December 2, 2022
When a commercial for a fragrance plays on Instagram, there are layers of work that went into creating that exact ad experience.
First, the global brand team created a campaign concept, shot footage, ensured raw assets met brand requirements, and shipped everything to a local team in a specific country.
Next, that local team selected the assets that they thought would work best for their market, translated global copy to local language, selected audio that resonates best in their market, and applied other elements to the campaign before finally activating it.
This dance of applying strategic and creative expertise to local campaigns varies in complexity depending on the level of centralized control at the global level.
Friction increases when global teams have specific requirements that they expect local markets to adopt which may be incongruent with local best practices.
The global team has spent significant amounts of money and time developing their brand strategy, while local teams want to be able to shape a campaign that they know will work well in their market.
With data-driven creative, both teams can move ahead with more confidence and work better together.
Using creative data to create relevant global concepts
Every local market has a story about receiving global creative assets and worrying that they will not be relevant to their audience.
Perhaps a consumer packaged goods brand shot a commercial for sunscreen lotion, and a local team knows their market prefers aerosol application. Or, perhaps a global fashion house promoting its new line of office attire chose to shoot models in formal outfits, even though some of their local markets adopt a more casual approach to workwear.
Even more concerning, there are plenty of cases where imagery might not translate, either through language or culturally. Some countries are more conservative than others.
Some cultures have different ways of portraying a family, adventure or style. And, of course, humor is difficult to translate to different markets.
With creative data, brands can test individual campaign elements, from strategic expression such as brand identity and messaging, to creative approach including narrative arcs, story types and production level, all the way through to tactical creative components such as color, motion and copy.
Global brands can leverage this data to generate definitive proof that certain creative drivers are appealing to a broad range of markets, increasing confidence in the assets shipped from global teams to their local counterparts.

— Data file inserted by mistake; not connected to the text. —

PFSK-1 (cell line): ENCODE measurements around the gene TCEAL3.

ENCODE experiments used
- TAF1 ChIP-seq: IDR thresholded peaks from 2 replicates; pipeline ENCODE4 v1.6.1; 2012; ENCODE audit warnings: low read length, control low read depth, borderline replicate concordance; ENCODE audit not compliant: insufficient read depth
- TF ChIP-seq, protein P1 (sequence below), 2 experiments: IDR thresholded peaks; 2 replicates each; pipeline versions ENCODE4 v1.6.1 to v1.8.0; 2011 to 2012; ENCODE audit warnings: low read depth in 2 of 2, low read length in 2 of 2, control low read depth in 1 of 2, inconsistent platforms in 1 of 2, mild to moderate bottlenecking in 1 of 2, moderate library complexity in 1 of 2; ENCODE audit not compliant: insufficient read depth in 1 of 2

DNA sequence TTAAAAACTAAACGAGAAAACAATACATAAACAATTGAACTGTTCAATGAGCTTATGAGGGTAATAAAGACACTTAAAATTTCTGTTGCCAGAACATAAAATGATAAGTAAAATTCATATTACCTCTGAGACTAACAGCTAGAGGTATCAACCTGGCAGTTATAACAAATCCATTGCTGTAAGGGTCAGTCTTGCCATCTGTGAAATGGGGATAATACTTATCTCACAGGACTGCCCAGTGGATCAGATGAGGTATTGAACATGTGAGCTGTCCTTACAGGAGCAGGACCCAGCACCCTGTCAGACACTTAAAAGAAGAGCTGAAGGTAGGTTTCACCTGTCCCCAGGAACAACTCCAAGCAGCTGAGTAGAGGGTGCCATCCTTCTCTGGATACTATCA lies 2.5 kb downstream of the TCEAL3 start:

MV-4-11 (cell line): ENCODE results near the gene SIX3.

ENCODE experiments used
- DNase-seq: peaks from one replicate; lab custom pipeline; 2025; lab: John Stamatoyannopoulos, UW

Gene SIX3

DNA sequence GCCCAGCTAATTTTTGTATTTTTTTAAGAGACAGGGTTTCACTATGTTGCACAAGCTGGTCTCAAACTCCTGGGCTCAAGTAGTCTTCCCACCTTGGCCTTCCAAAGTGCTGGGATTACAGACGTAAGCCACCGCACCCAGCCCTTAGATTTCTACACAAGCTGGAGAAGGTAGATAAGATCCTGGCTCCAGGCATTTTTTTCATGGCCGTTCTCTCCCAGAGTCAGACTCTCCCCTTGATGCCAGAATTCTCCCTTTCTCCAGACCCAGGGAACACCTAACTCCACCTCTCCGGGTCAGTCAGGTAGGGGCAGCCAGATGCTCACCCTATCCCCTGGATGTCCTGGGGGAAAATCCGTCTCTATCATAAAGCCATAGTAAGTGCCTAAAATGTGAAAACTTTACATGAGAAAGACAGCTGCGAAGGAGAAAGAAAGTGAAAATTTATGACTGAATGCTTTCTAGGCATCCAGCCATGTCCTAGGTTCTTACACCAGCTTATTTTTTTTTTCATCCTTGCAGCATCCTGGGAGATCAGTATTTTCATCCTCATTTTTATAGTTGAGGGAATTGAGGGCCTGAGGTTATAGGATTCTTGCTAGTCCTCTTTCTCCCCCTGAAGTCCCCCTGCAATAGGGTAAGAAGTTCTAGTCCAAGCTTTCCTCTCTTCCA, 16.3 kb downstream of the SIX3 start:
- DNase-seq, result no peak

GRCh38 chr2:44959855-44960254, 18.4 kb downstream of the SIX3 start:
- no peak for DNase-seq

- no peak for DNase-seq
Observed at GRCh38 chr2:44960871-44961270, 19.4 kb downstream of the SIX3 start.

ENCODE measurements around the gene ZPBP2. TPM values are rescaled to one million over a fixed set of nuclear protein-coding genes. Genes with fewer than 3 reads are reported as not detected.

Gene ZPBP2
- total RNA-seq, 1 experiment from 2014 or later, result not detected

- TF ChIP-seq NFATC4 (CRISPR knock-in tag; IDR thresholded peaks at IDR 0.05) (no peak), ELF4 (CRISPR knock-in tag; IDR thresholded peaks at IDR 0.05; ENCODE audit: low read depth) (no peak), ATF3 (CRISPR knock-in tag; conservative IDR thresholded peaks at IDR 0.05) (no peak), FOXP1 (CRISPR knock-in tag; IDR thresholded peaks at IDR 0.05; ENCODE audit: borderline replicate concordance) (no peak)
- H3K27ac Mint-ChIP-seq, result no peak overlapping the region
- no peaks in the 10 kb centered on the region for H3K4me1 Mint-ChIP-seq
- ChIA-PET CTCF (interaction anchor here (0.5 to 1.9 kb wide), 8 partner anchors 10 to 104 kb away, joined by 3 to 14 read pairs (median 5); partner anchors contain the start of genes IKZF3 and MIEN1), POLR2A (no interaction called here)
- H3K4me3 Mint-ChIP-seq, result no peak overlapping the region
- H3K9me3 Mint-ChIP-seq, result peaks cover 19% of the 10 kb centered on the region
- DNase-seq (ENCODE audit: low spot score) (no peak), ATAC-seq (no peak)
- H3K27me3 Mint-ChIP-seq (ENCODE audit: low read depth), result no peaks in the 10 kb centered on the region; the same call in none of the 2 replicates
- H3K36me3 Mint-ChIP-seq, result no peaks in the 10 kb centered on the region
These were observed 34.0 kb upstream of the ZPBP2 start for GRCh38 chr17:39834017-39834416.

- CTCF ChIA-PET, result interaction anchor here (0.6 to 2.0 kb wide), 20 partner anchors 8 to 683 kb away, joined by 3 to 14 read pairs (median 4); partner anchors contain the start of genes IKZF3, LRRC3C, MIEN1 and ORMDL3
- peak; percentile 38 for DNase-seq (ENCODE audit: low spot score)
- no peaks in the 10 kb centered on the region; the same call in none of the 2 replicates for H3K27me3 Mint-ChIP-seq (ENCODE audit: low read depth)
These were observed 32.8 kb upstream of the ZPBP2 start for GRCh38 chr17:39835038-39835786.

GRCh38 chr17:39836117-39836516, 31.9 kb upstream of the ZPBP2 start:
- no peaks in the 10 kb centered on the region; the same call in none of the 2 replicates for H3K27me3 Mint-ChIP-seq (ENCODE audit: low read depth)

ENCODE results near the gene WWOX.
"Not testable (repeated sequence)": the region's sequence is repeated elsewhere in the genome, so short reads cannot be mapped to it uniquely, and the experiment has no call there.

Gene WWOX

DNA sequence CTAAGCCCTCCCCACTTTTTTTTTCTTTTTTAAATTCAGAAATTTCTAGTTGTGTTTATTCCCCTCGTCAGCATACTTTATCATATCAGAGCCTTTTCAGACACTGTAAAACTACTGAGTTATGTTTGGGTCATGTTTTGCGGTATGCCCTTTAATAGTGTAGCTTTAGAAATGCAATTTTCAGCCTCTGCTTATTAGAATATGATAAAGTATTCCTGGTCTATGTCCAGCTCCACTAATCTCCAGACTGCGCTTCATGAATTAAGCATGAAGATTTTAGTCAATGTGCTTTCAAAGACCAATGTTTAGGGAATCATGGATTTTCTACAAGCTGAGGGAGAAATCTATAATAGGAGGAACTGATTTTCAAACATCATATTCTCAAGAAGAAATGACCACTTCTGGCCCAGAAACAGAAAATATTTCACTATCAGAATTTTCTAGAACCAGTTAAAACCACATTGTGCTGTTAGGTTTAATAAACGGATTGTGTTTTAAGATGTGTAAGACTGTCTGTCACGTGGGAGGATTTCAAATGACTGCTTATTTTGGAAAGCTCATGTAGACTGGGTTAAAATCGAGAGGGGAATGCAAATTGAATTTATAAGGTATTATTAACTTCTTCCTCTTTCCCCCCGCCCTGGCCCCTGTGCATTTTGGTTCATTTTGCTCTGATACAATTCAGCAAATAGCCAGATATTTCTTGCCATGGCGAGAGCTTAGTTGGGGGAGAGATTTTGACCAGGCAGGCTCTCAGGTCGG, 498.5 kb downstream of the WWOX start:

Enabling better feedback from local markets
A global brand team pours millions of dollars into an ad concept. They ship hundreds of people to far-flung locations, hire big actors and license popular songs to create a memorable campaign that will be used for months around the world.
Not surprisingly, the global creative teams can become resistant to critical feedback from local teams who may perceive these assets to be less appealing to their target audience.
With creative data, local teams can provide more specific and objective feedback and guidance.
For example, creative data can show that a specific market does not react well to the audio provided, helping to inform the global team.
Further, creative data can highlight whether such audio may have a material impact on ad performance, making it easier to negotiate with global to leverage a different audio track locally.
Knowing which elements in each market actually drive performance can help the global team plan their approach differently.
If they know that the campaign will perform better if each market can select their own audio, or if different markets need to see the product displayed differently, they can develop a broader range of assets that still meet brand requirements.
Delivering compliant, better performing experiences everywhere
As much as local markets need to assemble an ad experience that’s relevant for their local market, they also need to ensure that the ad lives up to global brand standards.
Global brands will often require specific strategic expression, creative approach and creative components are used.
For instance, they might limit how branding such as logo and fonts are leveraged. Some ads require copy to be presented in a certain way due to legal requirements, while others might have contract requirements for a featured spokesperson.
As each market takes the tool kit and interprets what they can do, there is potential room for the ad experience to not meet compliance standards.
Leveraging creative scoring and creative analytics, global brands can monitor local ads, their compliance with global standards as well as their performance in driving campaign goals.
For example, they can see if ads are using non-standard colors or audio that was not provided by the global team and determine if these issues contribute to a change in ad performance.
CREATIVE TEAMS GLOBALLY and locally have a big job to do. They must deliver something new and memorable that works for millions, if not billions of people.
What used to be a beautiful magazine spread has evolved into a six-second video on a social media platform. This adds complexity to the creative process, that instinct and talent alone will not suffice.
Adopting an intelligent creative approach provides a foundation for brands to develop high-quality, data driven creative that will drive meaningful results locally.
Talia Wachtel is vice president and head of client success at VidMob, Austin, TX.